Firstly, who is Mary Meeker and what does she know about the internet?

Mary Meeker’s annual Internet Trends report has become a landmark document that’s handeed around each year, analysed etc to understand at a high-level what the hell is going on with the internet. A very big, complicated question.

As for Meeker, she’s been voted one of the most power women in the World by Forbes, and is a partner at VC firm Kleiner Perkins Caufield & Byers in the US.

Below is a link to skim through the whole report (it’s worth a look), but for those stumped for time here’s a our top 10 take outs:

1) This is just a cool fact. In 1995, the top 15 internet companies by market capitalisation were worth $17 Billion; in 2015 that’s now $2.4 trillion. Apple was number 2 in 1995 and is now number 1. Apple is double the size of it’s nearest competitor.

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2) The internet is just beginning. There’s a great chart showing the impact that the internet has had on different areas of the economy – Meeker shows consumer, and business is at maturity; but where the fun is really beginning is in security, education, healthcare, and government.

This is important, where ever you’re working the disruptive impact of the internet hasn’t stopped.
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3) Global smartphone and internet growth is getting very mature (ex. developing markets which are still growing particularly India).

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Think back 6 years and I remember working on a piece of strategy (for a Telco) where the question was ‘should we cater for smartphones?’ So dumb in hindsight. Basically you’re laggard customer is on the net and with a smartphone…so god forbid if you have less knowledge than them.

4) But total internet traffic is growing (+21% yoy) – this is being driven by more immersive content – (video) and access (mobile). (slide 13) and so is the time we spend with the internet +11% yoy.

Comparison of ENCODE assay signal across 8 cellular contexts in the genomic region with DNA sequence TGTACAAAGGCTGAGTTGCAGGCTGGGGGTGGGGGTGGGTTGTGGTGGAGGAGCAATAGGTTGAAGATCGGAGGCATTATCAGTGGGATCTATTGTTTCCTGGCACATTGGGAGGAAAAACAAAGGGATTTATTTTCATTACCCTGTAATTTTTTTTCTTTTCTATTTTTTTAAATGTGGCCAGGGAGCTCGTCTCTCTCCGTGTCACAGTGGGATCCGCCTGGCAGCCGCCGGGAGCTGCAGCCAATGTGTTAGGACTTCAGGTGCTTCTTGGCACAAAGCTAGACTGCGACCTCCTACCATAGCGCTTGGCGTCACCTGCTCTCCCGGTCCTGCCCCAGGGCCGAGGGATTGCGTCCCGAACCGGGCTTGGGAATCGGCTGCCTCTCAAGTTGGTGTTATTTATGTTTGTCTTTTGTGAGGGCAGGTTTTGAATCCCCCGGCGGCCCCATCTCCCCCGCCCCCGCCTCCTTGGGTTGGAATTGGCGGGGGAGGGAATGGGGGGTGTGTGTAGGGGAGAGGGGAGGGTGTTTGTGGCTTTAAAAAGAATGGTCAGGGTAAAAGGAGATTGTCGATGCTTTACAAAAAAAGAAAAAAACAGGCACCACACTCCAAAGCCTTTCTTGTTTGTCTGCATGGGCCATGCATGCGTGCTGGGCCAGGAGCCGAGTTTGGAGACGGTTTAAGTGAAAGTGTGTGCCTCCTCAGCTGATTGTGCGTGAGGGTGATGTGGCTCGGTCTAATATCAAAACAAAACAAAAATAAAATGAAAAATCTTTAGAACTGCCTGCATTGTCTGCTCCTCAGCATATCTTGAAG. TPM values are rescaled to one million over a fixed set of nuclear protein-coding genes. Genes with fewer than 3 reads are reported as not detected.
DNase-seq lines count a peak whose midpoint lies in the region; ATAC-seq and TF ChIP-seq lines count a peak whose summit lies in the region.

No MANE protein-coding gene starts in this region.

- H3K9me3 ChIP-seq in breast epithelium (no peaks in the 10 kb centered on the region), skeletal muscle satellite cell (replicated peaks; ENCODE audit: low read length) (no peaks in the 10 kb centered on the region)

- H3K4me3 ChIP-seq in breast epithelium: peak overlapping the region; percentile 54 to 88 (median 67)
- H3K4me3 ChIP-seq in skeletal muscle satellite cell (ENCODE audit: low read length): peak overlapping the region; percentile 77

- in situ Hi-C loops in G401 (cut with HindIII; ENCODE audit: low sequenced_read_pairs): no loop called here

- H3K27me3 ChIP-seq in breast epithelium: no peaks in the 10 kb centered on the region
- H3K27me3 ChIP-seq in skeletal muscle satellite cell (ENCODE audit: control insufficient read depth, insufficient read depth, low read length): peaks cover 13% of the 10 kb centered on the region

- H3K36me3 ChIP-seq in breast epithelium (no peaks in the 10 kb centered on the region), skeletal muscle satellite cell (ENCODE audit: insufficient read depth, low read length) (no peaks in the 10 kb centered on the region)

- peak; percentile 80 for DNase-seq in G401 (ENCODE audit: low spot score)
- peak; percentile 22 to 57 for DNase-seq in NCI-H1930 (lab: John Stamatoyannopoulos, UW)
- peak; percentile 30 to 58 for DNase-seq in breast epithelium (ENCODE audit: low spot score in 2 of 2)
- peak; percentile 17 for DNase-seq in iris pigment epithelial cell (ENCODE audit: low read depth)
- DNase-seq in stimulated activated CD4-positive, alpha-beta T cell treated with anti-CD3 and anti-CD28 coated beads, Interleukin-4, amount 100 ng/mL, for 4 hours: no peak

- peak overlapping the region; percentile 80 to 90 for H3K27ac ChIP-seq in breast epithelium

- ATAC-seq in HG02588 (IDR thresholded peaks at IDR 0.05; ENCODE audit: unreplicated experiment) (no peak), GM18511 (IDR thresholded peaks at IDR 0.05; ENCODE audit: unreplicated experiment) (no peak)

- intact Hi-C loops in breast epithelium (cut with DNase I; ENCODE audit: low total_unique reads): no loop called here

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We all have the hardware to access the internet…but we’re spending more of our time on the net. Hello, meals where half the room is still looking at their phone (not at the person in front of them).

5) Welcome to the age of the ‘buy’ button.

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Twitter, Facebook and Google have all been playing around with these – great for the customers (frictionless purchase)…maybe not so great for retailers (customer doesn’t have to visit the site to buy).

6) User generated content is the primary source of news on Twitter. Users are breaking stories before news sources – not surprising but it means news and information we trust is increasingly from our peers.

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7) 12-24 are setting the pace – and it’s all about visuals. Instagram is their ‘most important social network’

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…so it’s not surprise their camera is one of the most important functions on their phone

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8) Age of real-time services. Mobile has become the perfect platform to enable realtime services; they have sprung up everywhere…

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9) This year Gen Y will over take Baby Boomer as the largest group in the workforce. The implications of this are fascinating…Baby Boomers have been dominant since 2000 (and before that) with Gen X never quite big enough to over take them.

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The importance – Gen Y are near digital natives and this should fundamentally change the way we work. They also have different values to Baby Boomers and Gen Y – number 1 being ‘training and development’ and number 2 ‘job flexibility’.

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10) Finally, the rise of service e-commerce. Basically produce commerce (ebay, Amazon, alibi) continue to be huge; but we’re entering an age when service commerce is rising rapidly.

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Here’s the cool thing, service commerce is a way for people to supplement their income. They’re not just consumers they’re also the producer.

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This gets really interested when ‘regulators’ come into the equation…because when the regulate the ‘producer’ they’re also regulating the ‘consumer’.

What it was like...

What it was like…


What it's like now...

What it’s like now…

Best summed up by Co-founder and CEO of AirBnB Brian Chesky:
‘There are laws for people and there are laws for business. What happens when a person becomes a business? Suddenly these laws fell a little big outdated. They’re really 20th Century laws, and we’re in a 21st century economy’.

From our perspective there are quite a few of these businesses disrupting the retail environment…and you can’t wait for regulation to deal with it because – for the point that Chesky makes – the people are the business….or your consumer now has their own business.

Full report below:

Author Pippa Kulmar

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